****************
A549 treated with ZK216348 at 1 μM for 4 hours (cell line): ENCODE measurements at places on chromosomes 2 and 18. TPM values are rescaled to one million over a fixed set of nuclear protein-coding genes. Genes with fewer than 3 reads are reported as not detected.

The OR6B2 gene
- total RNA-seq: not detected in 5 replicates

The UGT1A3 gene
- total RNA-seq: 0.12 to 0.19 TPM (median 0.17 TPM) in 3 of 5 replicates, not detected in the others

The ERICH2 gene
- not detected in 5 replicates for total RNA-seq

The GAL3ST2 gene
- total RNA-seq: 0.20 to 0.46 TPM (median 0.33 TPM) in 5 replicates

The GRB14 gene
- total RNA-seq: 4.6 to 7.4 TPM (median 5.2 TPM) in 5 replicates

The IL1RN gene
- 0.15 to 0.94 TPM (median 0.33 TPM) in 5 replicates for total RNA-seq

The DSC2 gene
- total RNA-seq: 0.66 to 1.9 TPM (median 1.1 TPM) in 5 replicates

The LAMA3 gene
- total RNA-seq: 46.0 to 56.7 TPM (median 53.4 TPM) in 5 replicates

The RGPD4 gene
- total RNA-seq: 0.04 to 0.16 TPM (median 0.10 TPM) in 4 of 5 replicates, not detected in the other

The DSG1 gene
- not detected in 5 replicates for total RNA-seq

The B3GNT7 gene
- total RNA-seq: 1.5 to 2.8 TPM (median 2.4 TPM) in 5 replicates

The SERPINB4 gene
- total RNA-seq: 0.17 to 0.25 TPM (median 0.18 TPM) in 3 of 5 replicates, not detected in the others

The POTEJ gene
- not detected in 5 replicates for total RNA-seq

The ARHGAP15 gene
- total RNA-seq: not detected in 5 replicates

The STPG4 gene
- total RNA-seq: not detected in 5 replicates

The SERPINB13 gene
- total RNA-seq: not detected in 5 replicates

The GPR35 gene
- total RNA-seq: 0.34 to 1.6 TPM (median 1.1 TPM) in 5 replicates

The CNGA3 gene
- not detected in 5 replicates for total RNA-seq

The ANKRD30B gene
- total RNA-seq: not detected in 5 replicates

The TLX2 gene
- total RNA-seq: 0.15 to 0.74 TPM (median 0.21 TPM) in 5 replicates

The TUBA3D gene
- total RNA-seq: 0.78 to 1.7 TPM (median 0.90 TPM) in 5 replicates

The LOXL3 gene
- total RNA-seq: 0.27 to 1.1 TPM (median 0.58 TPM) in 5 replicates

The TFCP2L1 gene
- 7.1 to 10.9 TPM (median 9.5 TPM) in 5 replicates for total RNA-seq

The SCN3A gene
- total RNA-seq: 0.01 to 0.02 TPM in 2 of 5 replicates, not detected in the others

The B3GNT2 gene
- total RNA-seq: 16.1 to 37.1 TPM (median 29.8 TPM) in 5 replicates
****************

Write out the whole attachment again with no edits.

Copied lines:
A549 treated with ZK216348 at 1 μM for 4 hours (cell line): ENCODE measurements at places on chromosomes 2 and 18. TPM values are rescaled to one million over a fixed set of nuclear protein-coding genes. Genes with fewer than 3 reads are reported as not detected.

The OR6B2 gene
- total RNA-seq: not detected in 5 replicates

The UGT1A3 gene
- total RNA-seq: 0.12 to 0.19 TPM (median 0.17 TPM) in 3 of 5 replicates, not detected in the others

The ERICH2 gene
- not detected in 5 replicates for total RNA-seq

The GAL3ST2 gene
- total RNA-seq: 0.20 to 0.46 TPM (median 0.33 TPM) in 5 replicates

The GRB14 gene
- total RNA-seq: 4.6 to 7.4 TPM (median 5.2 TPM) in 5 replicates

The IL1RN gene
- 0.15 to 0.94 TPM (median 0.33 TPM) in 5 replicates for total RNA-seq

The DSC2 gene
- total RNA-seq: 0.66 to 1.9 TPM (median 1.1 TPM) in 5 replicates

The LAMA3 gene
- total RNA-seq: 46.0 to 56.7 TPM (median 53.4 TPM) in 5 replicates

The RGPD4 gene
- total RNA-seq: 0.04 to 0.16 TPM (median 0.10 TPM) in 4 of 5 replicates, not detected in the other

The DSG1 gene
- not detected in 5 replicates for total RNA-seq

The B3GNT7 gene
- total RNA-seq: 1.5 to 2.8 TPM (median 2.4 TPM) in 5 replicates

The SERPINB4 gene
- total RNA-seq: 0.17 to 0.25 TPM (median 0.18 TPM) in 3 of 5 replicates, not detected in the others

The POTEJ gene
- not detected in 5 replicates for total RNA-seq

The ARHGAP15 gene
- total RNA-seq: not detected in 5 replicates

The STPG4 gene
- total RNA-seq: not detected in 5 replicates

The SERPINB13 gene
- total RNA-seq: not detected in 5 replicates

The GPR35 gene
- total RNA-seq: 0.34 to 1.6 TPM (median 1.1 TPM) in 5 replicates

The CNGA3 gene
- not detected in 5 replicates for total RNA-seq

The ANKRD30B gene
- total RNA-seq: not detected in 5 replicates

The TLX2 gene
- total RNA-seq: 0.15 to 0.74 TPM (median 0.21 TPM) in 5 replicates

The TUBA3D gene
- total RNA-seq: 0.78 to 1.7 TPM (median 0.90 TPM) in 5 replicates

The LOXL3 gene
- total RNA-seq: 0.27 to 1.1 TPM (median 0.58 TPM) in 5 replicates

The TFCP2L1 gene
- 7.1 to 10.9 TPM (median 9.5 TPM) in 5 replicates for total RNA-seq

The SCN3A gene
- total RNA-seq: 0.01 to 0.02 TPM in 2 of 5 replicates, not detected in the others

The B3GNT2 gene
- total RNA-seq: 16.1 to 37.1 TPM (median 29.8 TPM) in 5 replicates